cable mill in Cades Cove
March 13, 2023

The Cades Cove Loop Road is home to several fascinating historical structures for visitors to enjoy, including an operating grist mill that dates back to the late 1800s! The Cable Mill is conveniently situated about halfway along the loop road and sits adjacent to the Cades Cove Visitor Center, making it an easy stop for anyone exploring this spectacular area of Great Smoky Mountains National Park! Here are 3 interesting things to know about the Cable Mill in Cades Cove:

1. Construction of the Cable Mill

The Cable Mill in Cades Cove was constructed in 1867 by John P. Cable. He was a descendant of Peter Cable, who had arrived in the area in the 1820s and designed an elaborate system to drain the swamp lands located in the western part of the cove. The mechanics of the 11-foot tall water wheel were well designed and simple, as the turning wheel drives a runner stone that also turns. There is a tiny gap between the runner stone and the stationary stone below, so the corn or grain is fed into this area from a gravity-fed hopper to achieve the desired fineness of the cut. The stones on the Cable Mill are the original stones and have been in use for 150 years!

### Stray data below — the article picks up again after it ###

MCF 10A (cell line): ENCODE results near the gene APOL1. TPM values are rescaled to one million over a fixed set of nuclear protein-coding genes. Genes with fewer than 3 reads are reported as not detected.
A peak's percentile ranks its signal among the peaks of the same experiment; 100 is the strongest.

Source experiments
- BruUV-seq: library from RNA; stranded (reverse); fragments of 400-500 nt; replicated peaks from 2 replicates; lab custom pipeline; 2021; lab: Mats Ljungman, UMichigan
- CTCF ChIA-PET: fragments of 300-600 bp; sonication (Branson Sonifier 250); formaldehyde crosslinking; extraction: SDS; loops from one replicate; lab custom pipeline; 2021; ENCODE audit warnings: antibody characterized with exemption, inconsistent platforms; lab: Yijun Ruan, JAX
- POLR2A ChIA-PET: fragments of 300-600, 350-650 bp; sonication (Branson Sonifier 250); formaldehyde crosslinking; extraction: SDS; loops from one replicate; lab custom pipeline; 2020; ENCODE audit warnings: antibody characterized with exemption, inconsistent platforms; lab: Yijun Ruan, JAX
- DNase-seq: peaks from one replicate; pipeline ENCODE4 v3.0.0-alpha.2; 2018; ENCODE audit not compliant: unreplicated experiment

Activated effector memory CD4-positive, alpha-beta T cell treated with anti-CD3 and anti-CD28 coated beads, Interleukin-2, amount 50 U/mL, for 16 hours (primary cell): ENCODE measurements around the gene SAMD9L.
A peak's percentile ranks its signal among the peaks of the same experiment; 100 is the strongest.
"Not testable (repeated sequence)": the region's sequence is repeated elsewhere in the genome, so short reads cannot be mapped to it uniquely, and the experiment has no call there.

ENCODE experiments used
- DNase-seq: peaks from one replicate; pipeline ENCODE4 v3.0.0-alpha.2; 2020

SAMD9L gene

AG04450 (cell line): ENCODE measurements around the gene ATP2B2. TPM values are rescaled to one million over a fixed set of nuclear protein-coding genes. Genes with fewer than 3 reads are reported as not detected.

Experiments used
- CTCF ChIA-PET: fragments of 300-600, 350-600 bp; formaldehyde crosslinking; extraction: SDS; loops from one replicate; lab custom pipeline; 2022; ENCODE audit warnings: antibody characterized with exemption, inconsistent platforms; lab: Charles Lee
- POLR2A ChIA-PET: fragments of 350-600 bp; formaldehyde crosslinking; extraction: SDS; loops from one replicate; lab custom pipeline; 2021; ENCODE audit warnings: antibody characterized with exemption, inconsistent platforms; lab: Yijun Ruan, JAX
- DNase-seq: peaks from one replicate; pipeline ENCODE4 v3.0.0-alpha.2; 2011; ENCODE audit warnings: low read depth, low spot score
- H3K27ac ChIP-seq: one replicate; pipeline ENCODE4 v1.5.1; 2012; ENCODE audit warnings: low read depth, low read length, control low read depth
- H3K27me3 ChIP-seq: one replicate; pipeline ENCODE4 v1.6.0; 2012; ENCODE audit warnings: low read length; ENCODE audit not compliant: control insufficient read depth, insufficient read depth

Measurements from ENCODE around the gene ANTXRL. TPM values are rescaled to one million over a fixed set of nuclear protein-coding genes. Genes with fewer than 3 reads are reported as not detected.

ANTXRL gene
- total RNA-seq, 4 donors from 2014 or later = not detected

2. Dual Purpose of the Mill

John P. Cable Mill in the Smoky Mountains

The John P. Cable Mill provided homesteads with a place to turn corn or wheat into flour for making bread. While farmers could do this themselves in the past, grist mills could complete the process at a much faster rate and became vital to the local economy. As a result, the Cable Mill also became a social gathering place and fostered many friendships and business relationships! The mill took double advantage of its water wheel to power saw mills as well. This revolutionized the way homes were constructed in Cades Cove, as residents changed from using logs to lumber and frame construction.

3. Visitor Information

The Cable Mill operates from 9 AM to 5 PM daily from March 5 to October 31, as well as on Fridays through Sundays in November. While stopping to see the grist mill, be sure to walk next door to experience the Cades Cove Visitor Center. This is a unique opportunity to learn about Southern Mountain life and culture, talk to some of the friendly park staff, and browse through the wonderful bookstore. As an alternative to driving along the Cades Cove Loop Road, consider visiting during one of the vehicle-free days from early May to late September!

Other Grist Mills in the Smokies

Reagan Mill in the Great Smoky Mountains National Park

If you’re intrigued by the Cable Mill, you’ll also find several other grist mills in the Great Smoky Mountains National Park including Ogle Mill and Reagan Mill! The grandest example is the Mingus Mill, which is situated just a half mile north of the Oconaluftee Visitor Center. This mill was built in 1886 and uses a water-powered turbine instead of a water wheel to power all of the machinery in the building. While in the Smokies, head up to the Old Mill in Pigeon Forge to see a beautiful grist mill that has been in operation since 1830!

Now that you know some of the interesting history of the Cable Mill in Cades Cove, discover some of the other stops you have to make while exploring Cades Cove Loop Road!